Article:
We have programs in three basic areas: engineering and design, social sciences, and business and economics. We are expanding in engineering and design, which the world is moving toward. We are not known just for the variety of programs we offer; we are known for the way we teach. We use project-based learning methodologies. We do not use exams like traditional universities do. It is project-based learning founded on inquiry, research, problems, and service, based on the Teaching for Understanding (TfU) framework developed by Harvard’s Project Zero. We tropicalized that teaching model to ULACIT. We have an Americanized curriculum, with aspects like Freshman Seminar, First-Year Experience, and Gen-Ed (general studies, or liberal arts). We are the only university in Costa Rica that incorporates a liberal arts curriculum as understood in the US. That means we include 14 courses—28% of the curriculum—that are general studies, and students have to learn how to reason verbally, quantitatively, morally, and aesthetically. Hence, it is a strong program based on developing reasoning skills. All students have to learn about entrepreneurship as well, regardless of their field of interest.

What is the importance of internationalization for ULACIT?

Internationalization is important to us. Our students can decide to take 50% of their learning requirements abroad. They can decide to do that by paying local tuition at ULACIT and taking courses at partner institutions outside of the country. That is a huge advantage for students who cannot pay USD3,000 per credit; they can study in 30 different countries. We facilitate those exchanges through our Global Education Office (GEO). Furthermore, we are the only Costa Rican institution that is a member of the National Student Affairs Association in the US. Beyond academic studies, we also have other support services to help students get the best results they can in terms of finding jobs and getting started on their careers as well, just as other American universities do.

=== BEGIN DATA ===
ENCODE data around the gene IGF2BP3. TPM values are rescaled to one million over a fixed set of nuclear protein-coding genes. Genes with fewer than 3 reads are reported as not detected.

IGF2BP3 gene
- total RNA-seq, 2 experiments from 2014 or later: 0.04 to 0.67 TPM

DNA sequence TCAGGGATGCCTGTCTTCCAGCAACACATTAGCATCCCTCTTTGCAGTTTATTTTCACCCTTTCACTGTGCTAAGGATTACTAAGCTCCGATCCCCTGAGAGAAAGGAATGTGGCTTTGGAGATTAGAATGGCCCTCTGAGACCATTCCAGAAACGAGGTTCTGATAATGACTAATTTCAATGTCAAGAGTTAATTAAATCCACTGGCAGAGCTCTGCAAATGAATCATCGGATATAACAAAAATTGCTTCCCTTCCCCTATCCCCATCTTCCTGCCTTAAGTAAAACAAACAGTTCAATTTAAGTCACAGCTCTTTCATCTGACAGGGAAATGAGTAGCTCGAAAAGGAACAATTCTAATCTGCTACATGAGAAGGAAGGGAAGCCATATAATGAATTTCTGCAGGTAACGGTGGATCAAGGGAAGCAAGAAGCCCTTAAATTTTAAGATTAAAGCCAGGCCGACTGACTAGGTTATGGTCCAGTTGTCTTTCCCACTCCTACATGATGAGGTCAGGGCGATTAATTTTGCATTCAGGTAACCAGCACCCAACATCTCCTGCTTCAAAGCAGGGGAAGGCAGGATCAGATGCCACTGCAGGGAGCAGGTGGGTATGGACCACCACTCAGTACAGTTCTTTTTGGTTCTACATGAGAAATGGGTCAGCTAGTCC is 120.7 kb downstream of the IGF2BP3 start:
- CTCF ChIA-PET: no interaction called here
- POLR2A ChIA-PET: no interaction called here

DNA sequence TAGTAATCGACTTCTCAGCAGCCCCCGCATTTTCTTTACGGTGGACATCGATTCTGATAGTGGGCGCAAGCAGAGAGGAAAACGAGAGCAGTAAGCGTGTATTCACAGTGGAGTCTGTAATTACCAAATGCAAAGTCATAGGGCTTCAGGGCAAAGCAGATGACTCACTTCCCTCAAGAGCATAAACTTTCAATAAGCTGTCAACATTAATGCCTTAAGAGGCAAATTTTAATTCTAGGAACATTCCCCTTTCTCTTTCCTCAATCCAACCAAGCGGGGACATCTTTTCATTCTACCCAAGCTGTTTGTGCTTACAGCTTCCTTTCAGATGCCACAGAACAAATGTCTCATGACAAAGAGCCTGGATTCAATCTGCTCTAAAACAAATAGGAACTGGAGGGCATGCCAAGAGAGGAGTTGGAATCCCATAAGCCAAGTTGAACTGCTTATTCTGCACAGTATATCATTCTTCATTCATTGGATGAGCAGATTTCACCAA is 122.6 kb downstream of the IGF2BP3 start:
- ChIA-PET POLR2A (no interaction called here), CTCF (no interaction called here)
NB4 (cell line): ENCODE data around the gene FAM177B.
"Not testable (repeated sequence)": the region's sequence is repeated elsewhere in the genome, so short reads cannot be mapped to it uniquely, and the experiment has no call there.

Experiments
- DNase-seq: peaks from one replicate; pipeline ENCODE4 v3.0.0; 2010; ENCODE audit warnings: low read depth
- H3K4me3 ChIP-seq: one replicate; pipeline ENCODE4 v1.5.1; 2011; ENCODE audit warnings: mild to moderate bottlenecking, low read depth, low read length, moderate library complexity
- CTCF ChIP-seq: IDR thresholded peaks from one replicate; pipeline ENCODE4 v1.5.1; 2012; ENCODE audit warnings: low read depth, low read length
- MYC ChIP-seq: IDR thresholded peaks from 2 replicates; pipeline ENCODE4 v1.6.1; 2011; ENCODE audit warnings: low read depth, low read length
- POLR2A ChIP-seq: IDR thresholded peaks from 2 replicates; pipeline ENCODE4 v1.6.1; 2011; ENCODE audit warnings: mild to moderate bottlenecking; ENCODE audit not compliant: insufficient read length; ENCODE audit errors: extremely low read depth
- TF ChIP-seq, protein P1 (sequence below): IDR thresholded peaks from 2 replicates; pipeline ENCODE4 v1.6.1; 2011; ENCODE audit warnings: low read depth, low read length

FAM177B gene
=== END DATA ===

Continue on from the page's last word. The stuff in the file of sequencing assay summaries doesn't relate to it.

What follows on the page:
How would you rate the current situation and level of education in Costa Rica, and how ready Costa Ricans for competing internationally?

Our points of reference are developed countries such as those in Scandinavia, and there are still challenges that need to be resolved. There are also strengths that we are known for in the region. One of those strengths is the level of English proficiency of the population, much higher than many other countries in the region. In addition, Costa Ricans are more reasonable in the sense that they are better at thinking through their decisions and being more systematic about their thought processes; that is due to the better skill set they bring from primary and secondary education, which is of higher quality than in other neighboring countries. In terms of challenges, we are not graduating as many students as we should from our high schools. This is an issue that the government is addressing. From my perspective, our students reflect more soft skills than I have seen in other countries in the region, and the areas of opportunity that need to be further developed are quantitative skills, such as statistics and mathematics. Their knowledge in those fields is still lagging.

What are your goals and priorities for ULACIT in the coming five years?

We just released our five-year plan, and our big priority is internationalizing the institution, in terms of teaching, research, extension, and social responsibility. We want to keep offering services and programs that are not offered in the country or the region. We want to also stay innovative in the delivery of education, in which we are currently ranked number one in the country through our project-based learning model, which is contextualized and applied to our particular context.